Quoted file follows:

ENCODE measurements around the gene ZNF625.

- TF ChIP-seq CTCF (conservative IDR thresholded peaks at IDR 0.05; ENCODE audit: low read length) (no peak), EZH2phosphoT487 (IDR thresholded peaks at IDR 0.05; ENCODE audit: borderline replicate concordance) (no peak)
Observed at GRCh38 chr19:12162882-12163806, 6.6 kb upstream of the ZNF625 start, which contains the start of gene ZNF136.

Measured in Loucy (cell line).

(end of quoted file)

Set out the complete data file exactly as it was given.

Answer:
ENCODE measurements around the gene ZNF625.

- TF ChIP-seq CTCF (conservative IDR thresholded peaks at IDR 0.05; ENCODE audit: low read length) (no peak), EZH2phosphoT487 (IDR thresholded peaks at IDR 0.05; ENCODE audit: borderline replicate concordance) (no peak)
Observed at GRCh38 chr19:12162882-12163806, 6.6 kb upstream of the ZNF625 start, which contains the start of gene ZNF136.

Measured in Loucy (cell line).